Today I attended a session entitled “Does Curriculum Matter?” Unfortunately, the panel was asked the wrong question – as there were too much agreement. A better question would have been “how do we effectively create/manage curriculum?” or “how do we create living curriculum?”
As an eLearning developer, I have been involved in several projects to create curriculum for medical education. In many cases, funding is provided to develop some form of eLearning (usually a self-paced eLearning module). However, these modules are being created without any plans to maintain or sustain them. The scope of the project is usually goes like this: (1) determine the need, (2) figure out the content, (3) build the module, (4) evaluate the effectiveness. However, this does not account for changes to knowledge. As time passes, we learn new things that make the content obsolete, or worse, just plain wrong. We have no plans (or funding) to update the curriculum, and in many cases, we don’t even have processes in place to remove it.
One of the comments that came out of todays session was that it is difficult to remove curriculum. We constantly add to it, but we don’t remove anything. We are left with a collection of excellent resources, but also a large number of obsolete or wrong resources. As the learner, there is no way to know that the curriculum, which was created by a credible organization, is wrong. Our curriculum isn’t living curriculum, it does not change or adapt to our changing understanding of the world, rather in too many cases it is dead the minute it is produced.
To solve this problem, we need to start thinking about creating living curriculum. We have the technology, however, we need to start thinking beyond just creating the curriculum to also including maintaining it. Funding bodies need to start asking the bigger questions about longer term impact of designed curriculum. We need to start thinking about processes that allow us to continuously update curriculum to ensure that it is current, and curriculum that is no longer valid needs to be removed. We need to stop spending money on one-time projects that don’t have sustainability plans (as a consultant that gets paid to develop these one-time projects, I could be said to be shooting myself in the foot with this post).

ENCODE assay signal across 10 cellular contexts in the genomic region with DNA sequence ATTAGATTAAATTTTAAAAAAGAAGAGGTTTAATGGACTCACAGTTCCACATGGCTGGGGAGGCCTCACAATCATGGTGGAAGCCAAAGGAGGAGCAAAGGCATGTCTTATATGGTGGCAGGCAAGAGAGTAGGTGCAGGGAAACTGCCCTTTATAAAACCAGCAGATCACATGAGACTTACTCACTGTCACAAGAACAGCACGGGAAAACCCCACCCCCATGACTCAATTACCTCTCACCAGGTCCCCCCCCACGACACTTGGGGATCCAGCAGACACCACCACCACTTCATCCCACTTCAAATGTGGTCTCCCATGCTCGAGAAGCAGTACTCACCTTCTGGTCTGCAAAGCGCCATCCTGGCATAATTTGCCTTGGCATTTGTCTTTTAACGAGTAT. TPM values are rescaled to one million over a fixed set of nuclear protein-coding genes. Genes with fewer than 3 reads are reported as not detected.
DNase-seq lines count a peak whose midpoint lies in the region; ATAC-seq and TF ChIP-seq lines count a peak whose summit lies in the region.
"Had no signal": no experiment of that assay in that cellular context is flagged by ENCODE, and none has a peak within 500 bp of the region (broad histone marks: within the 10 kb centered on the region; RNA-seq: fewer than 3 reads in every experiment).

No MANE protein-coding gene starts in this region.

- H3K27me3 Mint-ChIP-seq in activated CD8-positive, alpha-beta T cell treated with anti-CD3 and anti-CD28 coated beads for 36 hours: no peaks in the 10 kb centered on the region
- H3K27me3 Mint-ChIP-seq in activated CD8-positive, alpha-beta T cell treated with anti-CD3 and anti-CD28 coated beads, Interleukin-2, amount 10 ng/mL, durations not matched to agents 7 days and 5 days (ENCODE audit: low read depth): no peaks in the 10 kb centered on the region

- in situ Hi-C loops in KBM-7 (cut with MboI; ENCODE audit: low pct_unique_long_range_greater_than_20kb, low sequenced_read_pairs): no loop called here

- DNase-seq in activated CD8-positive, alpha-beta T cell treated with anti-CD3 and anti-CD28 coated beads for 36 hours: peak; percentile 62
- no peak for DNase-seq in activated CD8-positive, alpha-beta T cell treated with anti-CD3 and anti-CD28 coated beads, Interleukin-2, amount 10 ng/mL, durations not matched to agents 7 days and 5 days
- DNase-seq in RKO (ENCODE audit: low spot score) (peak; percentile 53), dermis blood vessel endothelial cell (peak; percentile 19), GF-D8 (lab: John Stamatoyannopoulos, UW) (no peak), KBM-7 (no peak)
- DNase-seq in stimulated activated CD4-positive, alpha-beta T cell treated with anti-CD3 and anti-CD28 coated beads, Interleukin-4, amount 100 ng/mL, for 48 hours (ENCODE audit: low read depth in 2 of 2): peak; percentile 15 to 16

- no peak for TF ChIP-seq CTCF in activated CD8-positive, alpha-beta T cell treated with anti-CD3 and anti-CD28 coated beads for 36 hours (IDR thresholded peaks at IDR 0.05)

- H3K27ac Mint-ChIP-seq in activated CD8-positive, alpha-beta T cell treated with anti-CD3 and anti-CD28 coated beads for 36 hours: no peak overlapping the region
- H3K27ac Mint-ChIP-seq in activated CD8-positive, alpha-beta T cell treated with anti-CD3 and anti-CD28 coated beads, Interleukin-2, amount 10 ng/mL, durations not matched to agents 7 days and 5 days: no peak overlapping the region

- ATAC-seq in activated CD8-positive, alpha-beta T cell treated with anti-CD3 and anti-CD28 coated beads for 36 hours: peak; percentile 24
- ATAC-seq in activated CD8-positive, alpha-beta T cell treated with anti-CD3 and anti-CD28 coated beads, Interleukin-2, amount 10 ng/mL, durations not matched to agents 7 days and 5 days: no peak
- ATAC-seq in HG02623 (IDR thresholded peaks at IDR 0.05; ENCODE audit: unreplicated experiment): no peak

One example that I’ve seen where this living curriculum example occurs is with the iPad app called “Respirology Handbook” (available for free in the App Store). This eBook has been created by the folks at the Ottawa Hospital, and is intended to replace the “On Call” book used by Respirology residents. The content of the eBook is constantly being updated by Respirology Fellows as part of their Fellowship. What is particularly interesting about this is not so much the app itself, but the process that has been put in place to ensure that it is alway current. It is living curriculum.
So, the question we should be asking ourselves isn’t “does curriculum matter”, rather it should be “how do we create living curriculum?”